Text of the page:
Nationalisation: capitalist pragmatism or socialism?Keith Rankin, 3 October 2001
In the first seven decades of the 20th century, there was one major force pushing for public ownership and control of the industries that dominate national economies. That force was socialism.
The world was a very different place in 1970 compared to 1900, however, so the rationale for socialism had to change if the momentum of socialism was to continue. In particular, taxation had replaced nationalisation as a means of capturing surplus value. Socialism had to develop theories of taxation and public property rights. If didn't. It died.
Interestingly, the last nationalisation that I can think of to take place before economic fashion turned in favour of denationalisation, took place in that well known bastion of socialism, the United States. The firm was Amtrak, and it still exists in its nationalised form, despite the privatisation of railways in much of the rest of the world. Further, the public shareholders of Amtrak must be doing very well just now. Train travel has not for many years looked so attractive to Americans.
Socialism evolved in the 19th century, ironically, as a corollary to the writings of David Ricardo, the founding prince of economic rationalism. Ricardo, a London stockbroker of Portuguese descent, invented the labour theory of value.
Before Karl Marx got hold of the theory, a whole group of people - the Ricardian socialists - had already asked the key question. If the value of goods and services is determined by the amount of labour used in their production, then it should be the workers - or the social class from which workers are drawn - who should receive the profits that arise from the sale of goods and services. If workers create "surplus value" then surplus value must be workers' property. They had used Ricardo's "what is" answer to formulate a "what should be" question?
There were three broad mechanisms by which the masses could appropriate the surplus value that, in the 19th century, went not to workers nor to the general public, but to capitalists and landlords.
One was through the unionisation of the labour force. This was an important mechanism of income equalisation from the 1870s to the 1970s. But it created an alternative private interest group. Not only were the unemployed (and the never employed - eg most women) excluded from the union- negotiated wages, but the workers that made the biggest gains were those least in need - the so-called "aristocracies" of labour. (Indeed, in the last 10 years many of the most protracted labour disputes worldwide have involved airline workers, possibly the only surviving remnants of the labour aristocracies of the last 150 years. Pilot strikes have done nothing for the labouring class.)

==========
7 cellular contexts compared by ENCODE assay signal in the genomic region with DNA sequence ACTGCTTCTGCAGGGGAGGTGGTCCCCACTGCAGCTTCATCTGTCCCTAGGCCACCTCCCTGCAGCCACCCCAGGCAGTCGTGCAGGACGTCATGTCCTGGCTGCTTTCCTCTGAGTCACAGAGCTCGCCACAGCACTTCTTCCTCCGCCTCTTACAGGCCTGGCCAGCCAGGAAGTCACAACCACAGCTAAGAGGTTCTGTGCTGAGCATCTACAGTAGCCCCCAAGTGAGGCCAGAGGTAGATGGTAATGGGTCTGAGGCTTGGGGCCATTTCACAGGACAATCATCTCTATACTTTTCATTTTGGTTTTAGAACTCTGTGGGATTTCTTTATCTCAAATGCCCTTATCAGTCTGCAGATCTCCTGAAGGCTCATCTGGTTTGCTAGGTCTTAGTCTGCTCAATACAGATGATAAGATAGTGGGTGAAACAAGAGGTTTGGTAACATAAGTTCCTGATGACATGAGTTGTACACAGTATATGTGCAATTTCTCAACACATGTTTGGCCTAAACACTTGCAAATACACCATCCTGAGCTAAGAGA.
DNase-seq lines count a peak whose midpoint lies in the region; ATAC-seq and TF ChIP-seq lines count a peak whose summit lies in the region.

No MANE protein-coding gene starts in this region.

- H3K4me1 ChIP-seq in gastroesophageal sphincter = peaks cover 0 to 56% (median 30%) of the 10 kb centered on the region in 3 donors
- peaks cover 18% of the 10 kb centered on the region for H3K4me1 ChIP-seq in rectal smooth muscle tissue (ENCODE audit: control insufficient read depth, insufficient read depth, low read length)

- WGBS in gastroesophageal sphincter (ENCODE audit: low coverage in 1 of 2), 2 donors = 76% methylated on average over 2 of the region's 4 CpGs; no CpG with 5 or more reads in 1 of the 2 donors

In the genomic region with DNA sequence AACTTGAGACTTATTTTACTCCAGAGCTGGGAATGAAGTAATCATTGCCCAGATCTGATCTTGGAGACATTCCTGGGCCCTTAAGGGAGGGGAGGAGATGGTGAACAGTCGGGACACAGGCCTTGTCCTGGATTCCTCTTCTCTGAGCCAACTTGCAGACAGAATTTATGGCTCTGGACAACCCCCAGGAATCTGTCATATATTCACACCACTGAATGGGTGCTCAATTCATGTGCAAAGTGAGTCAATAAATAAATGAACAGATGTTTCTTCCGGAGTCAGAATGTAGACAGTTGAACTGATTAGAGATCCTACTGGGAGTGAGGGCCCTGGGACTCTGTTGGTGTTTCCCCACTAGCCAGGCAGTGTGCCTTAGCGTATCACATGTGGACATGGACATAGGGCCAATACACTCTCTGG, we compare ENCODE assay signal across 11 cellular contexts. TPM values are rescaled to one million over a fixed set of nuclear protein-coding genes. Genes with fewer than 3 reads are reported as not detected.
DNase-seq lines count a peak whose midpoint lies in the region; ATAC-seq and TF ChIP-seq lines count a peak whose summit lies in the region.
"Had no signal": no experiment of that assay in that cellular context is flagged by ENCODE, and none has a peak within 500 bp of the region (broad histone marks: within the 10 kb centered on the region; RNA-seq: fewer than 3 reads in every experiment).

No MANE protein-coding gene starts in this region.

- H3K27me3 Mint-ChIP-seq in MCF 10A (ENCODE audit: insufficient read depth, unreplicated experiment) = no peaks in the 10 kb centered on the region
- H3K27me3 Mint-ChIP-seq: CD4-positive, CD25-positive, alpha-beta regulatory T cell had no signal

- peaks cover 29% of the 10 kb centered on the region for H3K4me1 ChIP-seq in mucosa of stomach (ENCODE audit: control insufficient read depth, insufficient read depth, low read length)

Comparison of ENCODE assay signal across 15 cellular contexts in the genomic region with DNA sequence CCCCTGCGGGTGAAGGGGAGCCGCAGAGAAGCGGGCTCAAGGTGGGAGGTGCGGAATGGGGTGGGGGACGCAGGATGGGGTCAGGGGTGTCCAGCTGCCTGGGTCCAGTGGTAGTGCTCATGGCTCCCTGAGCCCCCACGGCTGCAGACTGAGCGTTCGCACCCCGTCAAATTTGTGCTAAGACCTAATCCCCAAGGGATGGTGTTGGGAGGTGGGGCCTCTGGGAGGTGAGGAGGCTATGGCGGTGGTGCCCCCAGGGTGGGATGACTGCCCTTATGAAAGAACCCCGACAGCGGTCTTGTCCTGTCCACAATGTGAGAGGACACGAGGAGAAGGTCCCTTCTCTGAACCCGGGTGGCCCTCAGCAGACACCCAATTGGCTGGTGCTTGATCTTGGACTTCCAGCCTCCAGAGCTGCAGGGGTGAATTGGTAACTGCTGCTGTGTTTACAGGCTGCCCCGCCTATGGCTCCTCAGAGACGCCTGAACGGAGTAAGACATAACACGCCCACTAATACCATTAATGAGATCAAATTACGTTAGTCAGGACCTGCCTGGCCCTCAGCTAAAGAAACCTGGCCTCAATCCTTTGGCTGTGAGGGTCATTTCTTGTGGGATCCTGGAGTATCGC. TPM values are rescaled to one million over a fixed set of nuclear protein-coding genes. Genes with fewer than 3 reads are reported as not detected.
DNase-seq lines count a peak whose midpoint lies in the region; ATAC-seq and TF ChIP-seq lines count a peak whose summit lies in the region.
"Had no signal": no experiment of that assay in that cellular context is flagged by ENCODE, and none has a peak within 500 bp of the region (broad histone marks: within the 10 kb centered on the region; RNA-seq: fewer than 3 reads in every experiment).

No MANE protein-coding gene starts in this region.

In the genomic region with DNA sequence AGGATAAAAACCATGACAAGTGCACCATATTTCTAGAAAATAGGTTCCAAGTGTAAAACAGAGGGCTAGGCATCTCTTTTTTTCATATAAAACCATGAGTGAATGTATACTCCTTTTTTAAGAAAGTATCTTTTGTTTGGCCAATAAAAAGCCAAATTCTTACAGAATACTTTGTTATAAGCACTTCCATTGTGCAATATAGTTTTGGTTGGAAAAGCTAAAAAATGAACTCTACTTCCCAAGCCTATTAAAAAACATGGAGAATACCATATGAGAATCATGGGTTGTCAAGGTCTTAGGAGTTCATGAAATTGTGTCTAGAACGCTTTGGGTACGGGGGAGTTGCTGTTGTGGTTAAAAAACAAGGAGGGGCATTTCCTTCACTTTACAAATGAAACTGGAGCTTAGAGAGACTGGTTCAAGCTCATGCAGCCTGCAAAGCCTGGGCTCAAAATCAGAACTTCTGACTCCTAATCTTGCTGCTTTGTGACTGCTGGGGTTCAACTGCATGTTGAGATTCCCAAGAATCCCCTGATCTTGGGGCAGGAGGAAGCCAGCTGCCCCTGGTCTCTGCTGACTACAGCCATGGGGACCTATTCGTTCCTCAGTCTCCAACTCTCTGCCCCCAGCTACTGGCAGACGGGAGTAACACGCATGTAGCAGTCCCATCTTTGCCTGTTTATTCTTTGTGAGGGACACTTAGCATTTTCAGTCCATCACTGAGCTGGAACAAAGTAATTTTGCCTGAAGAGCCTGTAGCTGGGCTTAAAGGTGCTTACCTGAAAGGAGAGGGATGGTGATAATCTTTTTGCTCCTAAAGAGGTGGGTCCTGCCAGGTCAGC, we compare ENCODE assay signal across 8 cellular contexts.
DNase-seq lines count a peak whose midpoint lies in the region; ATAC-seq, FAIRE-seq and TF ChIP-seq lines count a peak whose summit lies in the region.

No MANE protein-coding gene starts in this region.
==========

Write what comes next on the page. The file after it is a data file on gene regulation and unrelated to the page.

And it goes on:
Further, since the 1870s - at least within the neoclassical (non- socialist) branch of Ricardian economics - the labour theory of value had been discredited. In the new theory, value was derived from subjective "utility". The problem of the distribution of surplus value (ie collective profit) did not go away with the advent of neoclassical economics. But the special claims of the labouring class to surplus value had been severely undermined.
The second mechanism of socialism was the public ownership of the means of production. Note the shift in emphasis from "workers" to "public". Of course there is a large overlap between these two concepts of "the masses". So what was good for the public would also be good for the workers.
This mechanism of nationalisation - "publicisation" would have been a better word given that privatisation is the antonym - was a necessary complement to unionisation as a means of creating a more correct distribution of income; especially as taxation, the third mechanism of facilitating the distribution of surplus value, represented, in the late 19th century, too small a slice to the economic cake to make a difference.
While the nationalisations that did proceed in the economically developed west failed to achieve their distributional goals, they significantly reduced the gross inequities of previous centuries.
There were two problems with the socialism that motivated 20th century nationalisation: (i) socialists always tended to be puritans cum control freaks, and (ii) the socialist concept of "the means of production" hadn't evolved from its Ricardian roots. [Point (ii) lies beyond the scope of this brief article, but will, I am sure, point the way to a new kind of socialism; a libertarian socialism.]
Puritan socialists (as distinct from libertarian socialists) could never trust the masses to spend their private incomes wisely. Instead of allowing the public profits arising from nationalisation to be distributed as a cash "public dividend", they opted for a "social wage" made up entirely of collective goods such as education and health care. Now, while these "social wage goods" were valuable and worthy, they seemed detached from the nationalised industries whose profits helped to fund them. Because there was no visible link from public property to public dividends, we paid too little attention to how profitable our public enterprises were.